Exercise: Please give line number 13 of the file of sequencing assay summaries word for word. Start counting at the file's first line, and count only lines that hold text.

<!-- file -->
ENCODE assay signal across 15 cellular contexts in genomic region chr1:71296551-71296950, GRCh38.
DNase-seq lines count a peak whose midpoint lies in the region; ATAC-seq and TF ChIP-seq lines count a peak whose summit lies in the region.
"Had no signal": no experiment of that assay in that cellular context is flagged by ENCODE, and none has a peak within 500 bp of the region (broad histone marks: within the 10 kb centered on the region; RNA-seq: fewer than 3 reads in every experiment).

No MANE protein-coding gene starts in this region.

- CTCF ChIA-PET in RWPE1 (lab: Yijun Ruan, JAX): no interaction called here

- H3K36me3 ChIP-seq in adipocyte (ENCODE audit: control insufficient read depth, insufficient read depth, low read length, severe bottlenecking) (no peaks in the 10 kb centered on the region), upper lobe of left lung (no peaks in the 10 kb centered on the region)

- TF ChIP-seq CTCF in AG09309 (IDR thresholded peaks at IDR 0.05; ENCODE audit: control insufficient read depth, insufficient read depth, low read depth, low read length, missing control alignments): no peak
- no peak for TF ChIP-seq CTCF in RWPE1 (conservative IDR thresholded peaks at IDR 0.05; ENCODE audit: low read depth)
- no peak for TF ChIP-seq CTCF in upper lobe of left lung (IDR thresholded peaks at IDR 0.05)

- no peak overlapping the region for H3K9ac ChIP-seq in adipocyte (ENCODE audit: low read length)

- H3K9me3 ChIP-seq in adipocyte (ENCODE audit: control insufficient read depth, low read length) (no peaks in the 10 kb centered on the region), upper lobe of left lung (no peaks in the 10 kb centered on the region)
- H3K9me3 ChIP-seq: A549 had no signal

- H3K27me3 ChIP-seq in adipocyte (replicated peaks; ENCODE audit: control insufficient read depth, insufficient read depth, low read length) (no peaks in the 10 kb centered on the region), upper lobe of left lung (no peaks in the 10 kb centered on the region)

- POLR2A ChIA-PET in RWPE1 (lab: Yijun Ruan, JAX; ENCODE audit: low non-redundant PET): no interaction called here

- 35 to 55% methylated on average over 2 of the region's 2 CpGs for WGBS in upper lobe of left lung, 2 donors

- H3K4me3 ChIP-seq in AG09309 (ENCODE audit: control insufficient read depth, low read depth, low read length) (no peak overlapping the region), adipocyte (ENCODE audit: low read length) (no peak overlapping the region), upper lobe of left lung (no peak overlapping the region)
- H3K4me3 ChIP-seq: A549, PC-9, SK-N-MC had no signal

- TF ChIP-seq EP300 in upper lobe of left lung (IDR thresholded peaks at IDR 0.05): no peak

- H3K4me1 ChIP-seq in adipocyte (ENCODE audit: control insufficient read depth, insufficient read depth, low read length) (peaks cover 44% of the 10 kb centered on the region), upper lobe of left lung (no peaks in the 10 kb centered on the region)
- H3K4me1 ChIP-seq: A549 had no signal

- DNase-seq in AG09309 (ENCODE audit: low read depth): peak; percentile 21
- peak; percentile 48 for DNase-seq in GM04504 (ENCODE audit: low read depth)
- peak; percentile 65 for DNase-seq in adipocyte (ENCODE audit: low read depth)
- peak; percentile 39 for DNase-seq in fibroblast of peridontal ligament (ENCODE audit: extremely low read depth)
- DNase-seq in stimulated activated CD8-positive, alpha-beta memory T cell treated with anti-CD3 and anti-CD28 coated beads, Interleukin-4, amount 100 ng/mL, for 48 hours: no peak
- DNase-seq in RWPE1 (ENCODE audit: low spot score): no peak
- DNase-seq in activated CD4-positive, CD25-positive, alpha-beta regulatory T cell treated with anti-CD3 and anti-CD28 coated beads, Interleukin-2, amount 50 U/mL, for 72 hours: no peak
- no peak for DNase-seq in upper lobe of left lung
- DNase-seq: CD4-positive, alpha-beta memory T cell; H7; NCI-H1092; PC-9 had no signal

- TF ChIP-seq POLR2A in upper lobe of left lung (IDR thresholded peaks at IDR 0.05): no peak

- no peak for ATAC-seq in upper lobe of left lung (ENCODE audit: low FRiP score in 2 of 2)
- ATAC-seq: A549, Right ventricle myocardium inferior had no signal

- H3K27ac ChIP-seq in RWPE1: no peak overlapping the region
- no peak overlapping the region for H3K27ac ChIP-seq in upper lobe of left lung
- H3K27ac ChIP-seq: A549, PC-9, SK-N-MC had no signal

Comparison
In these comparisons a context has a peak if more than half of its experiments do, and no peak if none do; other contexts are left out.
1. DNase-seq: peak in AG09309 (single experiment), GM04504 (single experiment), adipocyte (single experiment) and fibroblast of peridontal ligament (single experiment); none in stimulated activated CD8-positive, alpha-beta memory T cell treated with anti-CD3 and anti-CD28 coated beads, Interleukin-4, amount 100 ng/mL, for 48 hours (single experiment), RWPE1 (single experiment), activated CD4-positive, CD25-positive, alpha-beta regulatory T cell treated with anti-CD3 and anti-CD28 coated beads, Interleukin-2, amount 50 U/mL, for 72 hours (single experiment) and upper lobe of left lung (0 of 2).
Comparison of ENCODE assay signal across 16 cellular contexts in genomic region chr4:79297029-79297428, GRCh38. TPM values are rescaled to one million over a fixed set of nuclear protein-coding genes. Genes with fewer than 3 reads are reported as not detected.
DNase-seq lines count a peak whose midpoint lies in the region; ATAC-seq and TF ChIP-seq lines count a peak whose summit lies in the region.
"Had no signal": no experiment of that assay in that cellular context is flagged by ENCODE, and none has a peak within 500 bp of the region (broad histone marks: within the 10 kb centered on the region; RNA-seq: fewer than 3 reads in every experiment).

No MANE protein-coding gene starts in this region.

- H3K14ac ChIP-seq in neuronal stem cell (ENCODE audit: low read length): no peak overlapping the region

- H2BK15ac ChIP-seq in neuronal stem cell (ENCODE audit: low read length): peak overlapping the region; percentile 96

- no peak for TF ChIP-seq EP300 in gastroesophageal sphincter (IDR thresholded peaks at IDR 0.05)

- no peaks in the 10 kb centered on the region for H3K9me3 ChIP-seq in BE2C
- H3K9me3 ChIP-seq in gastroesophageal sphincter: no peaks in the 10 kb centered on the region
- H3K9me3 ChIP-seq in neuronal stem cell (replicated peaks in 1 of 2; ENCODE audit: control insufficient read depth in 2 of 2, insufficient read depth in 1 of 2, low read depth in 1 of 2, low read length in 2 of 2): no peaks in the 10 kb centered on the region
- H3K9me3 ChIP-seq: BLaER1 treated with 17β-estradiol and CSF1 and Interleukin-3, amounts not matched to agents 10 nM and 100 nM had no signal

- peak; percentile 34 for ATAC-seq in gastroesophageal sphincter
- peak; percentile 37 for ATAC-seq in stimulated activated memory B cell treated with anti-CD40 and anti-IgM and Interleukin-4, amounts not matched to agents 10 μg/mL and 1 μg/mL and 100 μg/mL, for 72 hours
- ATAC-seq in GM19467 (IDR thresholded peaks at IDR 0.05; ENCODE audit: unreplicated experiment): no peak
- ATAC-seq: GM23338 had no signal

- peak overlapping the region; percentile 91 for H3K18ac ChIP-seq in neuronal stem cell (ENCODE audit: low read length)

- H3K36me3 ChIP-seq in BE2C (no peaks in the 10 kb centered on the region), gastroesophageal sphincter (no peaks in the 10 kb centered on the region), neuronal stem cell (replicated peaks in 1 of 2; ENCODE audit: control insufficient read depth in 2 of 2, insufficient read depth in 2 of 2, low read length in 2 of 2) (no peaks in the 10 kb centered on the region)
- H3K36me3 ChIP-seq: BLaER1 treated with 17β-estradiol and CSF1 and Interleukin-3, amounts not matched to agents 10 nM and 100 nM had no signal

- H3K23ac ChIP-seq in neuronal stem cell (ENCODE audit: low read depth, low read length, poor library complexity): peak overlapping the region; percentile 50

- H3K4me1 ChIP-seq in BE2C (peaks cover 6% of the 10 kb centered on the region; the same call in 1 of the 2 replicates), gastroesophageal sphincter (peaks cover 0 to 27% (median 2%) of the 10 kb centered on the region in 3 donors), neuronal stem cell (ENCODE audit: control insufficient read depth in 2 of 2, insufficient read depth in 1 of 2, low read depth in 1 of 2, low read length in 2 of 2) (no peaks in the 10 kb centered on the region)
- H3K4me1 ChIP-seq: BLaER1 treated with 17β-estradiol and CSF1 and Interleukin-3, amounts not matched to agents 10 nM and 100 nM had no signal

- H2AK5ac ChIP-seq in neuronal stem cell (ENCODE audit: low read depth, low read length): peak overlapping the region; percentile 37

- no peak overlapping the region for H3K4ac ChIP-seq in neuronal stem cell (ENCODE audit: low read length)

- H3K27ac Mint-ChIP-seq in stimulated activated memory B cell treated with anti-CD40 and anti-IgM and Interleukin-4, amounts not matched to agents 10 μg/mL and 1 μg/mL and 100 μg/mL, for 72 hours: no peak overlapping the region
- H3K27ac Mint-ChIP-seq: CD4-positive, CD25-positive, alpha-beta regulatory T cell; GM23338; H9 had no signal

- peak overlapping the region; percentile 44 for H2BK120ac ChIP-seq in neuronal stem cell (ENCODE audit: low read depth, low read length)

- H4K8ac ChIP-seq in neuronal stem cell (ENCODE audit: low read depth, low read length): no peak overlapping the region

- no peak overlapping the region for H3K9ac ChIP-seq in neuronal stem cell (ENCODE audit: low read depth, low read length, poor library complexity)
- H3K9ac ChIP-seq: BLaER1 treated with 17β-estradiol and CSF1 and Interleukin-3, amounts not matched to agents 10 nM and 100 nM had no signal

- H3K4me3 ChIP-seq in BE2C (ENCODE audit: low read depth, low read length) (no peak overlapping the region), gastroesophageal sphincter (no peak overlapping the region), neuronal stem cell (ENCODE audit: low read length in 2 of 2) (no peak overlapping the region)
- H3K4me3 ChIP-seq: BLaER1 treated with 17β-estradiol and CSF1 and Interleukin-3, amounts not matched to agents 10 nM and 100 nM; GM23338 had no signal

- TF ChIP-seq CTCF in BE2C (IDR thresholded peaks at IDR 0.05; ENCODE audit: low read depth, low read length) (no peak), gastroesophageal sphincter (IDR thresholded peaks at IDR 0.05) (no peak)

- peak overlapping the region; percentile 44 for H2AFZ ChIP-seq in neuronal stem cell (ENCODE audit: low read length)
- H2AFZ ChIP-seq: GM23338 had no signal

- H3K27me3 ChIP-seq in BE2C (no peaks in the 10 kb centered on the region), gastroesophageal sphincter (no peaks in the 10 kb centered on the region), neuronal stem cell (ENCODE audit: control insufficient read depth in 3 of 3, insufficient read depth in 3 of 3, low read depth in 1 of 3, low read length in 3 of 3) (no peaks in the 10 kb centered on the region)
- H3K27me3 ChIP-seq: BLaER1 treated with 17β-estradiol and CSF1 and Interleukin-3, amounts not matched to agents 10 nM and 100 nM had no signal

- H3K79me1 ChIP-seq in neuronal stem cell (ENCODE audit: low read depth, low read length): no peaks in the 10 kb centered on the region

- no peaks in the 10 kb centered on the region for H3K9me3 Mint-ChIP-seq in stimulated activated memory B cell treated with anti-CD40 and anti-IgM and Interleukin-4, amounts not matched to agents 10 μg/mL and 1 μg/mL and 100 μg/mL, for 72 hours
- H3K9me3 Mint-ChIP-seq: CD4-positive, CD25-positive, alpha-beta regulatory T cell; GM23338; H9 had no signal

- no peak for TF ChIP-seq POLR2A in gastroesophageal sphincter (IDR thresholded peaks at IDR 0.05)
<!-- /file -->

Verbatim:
- H3K27me3 ChIP-seq in adipocyte (replicated peaks; ENCODE audit: control insufficient read depth, insufficient read depth, low read length) (no peaks in the 10 kb centered on the region), upper lobe of left lung (no peaks in the 10 kb centered on the region)